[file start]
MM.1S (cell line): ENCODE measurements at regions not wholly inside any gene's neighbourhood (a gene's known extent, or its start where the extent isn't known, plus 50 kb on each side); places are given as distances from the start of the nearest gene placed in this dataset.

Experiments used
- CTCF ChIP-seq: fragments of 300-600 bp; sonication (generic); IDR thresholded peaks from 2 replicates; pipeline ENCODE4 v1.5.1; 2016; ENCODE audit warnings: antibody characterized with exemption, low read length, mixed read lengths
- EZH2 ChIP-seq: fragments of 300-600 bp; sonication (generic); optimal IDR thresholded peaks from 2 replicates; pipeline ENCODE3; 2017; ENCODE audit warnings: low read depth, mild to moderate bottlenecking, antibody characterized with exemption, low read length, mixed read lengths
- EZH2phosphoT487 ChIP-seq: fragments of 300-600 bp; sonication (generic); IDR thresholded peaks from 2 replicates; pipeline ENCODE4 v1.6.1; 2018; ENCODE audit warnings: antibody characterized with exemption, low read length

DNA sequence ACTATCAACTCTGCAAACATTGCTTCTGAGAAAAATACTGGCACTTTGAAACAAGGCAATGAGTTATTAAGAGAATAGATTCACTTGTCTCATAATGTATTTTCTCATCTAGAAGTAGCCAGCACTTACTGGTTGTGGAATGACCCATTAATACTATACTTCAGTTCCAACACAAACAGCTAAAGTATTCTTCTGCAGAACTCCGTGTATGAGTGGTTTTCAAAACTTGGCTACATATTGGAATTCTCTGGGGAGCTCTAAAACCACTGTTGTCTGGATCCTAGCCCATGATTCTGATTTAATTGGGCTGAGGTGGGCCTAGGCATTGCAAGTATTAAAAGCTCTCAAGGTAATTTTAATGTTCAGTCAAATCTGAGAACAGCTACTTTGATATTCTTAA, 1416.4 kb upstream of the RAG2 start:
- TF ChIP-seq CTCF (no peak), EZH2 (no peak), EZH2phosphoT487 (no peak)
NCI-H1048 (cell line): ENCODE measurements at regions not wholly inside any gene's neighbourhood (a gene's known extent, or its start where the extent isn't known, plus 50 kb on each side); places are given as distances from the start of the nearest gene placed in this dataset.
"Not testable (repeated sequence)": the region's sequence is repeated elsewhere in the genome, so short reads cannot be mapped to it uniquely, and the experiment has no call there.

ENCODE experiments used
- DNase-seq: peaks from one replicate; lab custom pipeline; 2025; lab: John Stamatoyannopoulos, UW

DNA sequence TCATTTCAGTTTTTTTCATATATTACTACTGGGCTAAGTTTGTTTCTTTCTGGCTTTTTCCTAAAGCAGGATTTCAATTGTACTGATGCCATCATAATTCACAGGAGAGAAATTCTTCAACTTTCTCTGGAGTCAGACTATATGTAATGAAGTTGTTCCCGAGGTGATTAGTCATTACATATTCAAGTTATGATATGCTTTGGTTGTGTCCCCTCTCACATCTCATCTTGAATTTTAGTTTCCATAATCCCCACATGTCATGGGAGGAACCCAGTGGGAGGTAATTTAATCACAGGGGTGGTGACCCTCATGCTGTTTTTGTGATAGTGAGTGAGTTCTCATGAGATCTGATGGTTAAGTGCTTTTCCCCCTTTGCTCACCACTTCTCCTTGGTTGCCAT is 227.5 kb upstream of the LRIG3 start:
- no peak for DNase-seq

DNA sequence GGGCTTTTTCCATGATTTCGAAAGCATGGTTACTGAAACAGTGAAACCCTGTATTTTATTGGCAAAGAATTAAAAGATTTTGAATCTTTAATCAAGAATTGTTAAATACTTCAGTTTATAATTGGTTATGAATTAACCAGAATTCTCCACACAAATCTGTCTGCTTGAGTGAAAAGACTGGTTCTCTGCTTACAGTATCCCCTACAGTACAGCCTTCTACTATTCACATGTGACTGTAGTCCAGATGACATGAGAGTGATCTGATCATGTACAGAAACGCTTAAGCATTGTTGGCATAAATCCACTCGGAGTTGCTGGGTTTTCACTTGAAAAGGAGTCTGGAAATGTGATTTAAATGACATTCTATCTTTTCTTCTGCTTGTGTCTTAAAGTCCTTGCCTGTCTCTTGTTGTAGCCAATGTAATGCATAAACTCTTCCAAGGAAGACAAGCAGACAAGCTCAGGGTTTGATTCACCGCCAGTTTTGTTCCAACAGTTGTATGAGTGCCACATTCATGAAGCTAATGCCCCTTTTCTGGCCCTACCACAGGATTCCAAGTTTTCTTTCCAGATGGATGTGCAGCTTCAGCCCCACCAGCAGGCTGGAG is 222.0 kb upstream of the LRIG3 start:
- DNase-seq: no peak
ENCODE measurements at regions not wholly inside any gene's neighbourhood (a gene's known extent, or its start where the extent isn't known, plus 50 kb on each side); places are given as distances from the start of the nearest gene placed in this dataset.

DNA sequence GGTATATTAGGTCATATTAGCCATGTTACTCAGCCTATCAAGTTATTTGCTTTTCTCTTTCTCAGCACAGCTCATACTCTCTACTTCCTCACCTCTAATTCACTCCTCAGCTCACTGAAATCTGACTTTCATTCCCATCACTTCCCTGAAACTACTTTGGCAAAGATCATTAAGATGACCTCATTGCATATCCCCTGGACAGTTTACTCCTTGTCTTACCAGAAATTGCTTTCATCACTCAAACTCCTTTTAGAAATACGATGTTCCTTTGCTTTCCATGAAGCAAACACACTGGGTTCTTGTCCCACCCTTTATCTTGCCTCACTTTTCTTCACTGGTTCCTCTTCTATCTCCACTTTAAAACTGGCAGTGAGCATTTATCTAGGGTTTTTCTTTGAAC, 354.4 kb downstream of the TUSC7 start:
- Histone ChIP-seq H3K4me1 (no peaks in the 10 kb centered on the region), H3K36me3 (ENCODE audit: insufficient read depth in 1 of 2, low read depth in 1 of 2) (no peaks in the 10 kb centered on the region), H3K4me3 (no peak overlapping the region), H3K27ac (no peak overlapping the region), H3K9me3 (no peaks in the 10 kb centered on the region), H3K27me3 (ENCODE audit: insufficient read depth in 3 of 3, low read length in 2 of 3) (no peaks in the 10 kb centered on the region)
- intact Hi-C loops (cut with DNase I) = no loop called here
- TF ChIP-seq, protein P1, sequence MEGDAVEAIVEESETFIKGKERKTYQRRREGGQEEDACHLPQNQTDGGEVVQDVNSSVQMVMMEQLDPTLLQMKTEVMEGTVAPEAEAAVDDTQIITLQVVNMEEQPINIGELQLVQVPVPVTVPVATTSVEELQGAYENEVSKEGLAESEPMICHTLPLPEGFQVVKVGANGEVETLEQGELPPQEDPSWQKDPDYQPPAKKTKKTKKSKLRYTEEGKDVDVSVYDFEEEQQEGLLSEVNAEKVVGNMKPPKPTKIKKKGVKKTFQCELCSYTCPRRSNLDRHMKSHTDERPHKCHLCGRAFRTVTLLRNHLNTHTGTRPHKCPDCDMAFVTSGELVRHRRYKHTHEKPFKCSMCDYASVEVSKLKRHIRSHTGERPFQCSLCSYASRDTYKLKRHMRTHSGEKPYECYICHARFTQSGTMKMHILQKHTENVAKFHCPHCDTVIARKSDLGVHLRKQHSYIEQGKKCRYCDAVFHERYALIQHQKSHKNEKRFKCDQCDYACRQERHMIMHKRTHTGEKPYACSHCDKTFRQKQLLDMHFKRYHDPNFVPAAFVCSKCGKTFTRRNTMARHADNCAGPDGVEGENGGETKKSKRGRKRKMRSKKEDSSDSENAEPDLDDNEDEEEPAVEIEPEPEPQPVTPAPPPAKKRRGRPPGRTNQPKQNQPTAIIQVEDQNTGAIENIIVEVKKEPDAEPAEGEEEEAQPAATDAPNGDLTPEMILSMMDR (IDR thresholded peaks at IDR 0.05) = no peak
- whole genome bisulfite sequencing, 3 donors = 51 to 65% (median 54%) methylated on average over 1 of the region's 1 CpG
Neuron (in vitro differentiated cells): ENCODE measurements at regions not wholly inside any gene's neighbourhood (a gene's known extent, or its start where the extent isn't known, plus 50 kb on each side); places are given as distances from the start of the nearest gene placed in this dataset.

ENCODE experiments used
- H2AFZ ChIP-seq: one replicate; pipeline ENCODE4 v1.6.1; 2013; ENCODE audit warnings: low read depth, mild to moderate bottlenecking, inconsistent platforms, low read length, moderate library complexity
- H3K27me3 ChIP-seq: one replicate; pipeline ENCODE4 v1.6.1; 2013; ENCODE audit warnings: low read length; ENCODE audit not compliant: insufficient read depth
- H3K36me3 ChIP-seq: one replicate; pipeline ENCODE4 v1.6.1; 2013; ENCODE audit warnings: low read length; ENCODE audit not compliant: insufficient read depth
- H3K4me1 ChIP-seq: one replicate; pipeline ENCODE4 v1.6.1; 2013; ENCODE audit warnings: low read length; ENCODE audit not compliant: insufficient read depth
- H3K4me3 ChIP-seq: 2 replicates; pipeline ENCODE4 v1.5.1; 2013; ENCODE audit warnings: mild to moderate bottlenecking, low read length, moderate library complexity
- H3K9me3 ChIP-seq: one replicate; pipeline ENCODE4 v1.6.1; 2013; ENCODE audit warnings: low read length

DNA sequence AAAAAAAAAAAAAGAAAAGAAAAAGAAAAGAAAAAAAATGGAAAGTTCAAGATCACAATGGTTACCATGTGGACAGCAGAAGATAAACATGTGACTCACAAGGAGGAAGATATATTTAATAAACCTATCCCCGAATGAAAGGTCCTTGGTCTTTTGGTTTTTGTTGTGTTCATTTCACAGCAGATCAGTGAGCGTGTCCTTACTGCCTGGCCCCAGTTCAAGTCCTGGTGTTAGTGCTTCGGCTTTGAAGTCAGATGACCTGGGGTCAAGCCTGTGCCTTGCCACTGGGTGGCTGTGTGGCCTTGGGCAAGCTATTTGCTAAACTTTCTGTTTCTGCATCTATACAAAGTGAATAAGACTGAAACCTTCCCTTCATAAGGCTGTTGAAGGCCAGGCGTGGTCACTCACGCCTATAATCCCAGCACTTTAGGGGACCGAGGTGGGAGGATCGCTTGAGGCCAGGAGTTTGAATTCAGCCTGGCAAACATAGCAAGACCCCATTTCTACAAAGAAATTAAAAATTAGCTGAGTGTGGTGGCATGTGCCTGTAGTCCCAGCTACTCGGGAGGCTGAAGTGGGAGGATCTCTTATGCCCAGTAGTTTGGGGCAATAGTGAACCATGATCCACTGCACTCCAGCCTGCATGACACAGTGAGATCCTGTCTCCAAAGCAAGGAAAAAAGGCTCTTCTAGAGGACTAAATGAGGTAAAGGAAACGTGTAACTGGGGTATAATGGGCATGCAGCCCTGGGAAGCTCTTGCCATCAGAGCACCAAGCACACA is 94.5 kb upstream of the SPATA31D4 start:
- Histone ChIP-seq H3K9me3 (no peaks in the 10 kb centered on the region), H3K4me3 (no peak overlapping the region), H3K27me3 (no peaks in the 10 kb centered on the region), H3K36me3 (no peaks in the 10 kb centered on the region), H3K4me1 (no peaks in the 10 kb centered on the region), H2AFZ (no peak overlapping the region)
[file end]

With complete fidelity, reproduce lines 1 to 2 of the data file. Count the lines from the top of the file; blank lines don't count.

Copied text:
MM.1S (cell line): ENCODE measurements at regions not wholly inside any gene's neighbourhood (a gene's known extent, or its start where the extent isn't known, plus 50 kb on each side); places are given as distances from the start of the nearest gene placed in this dataset.

Experiments used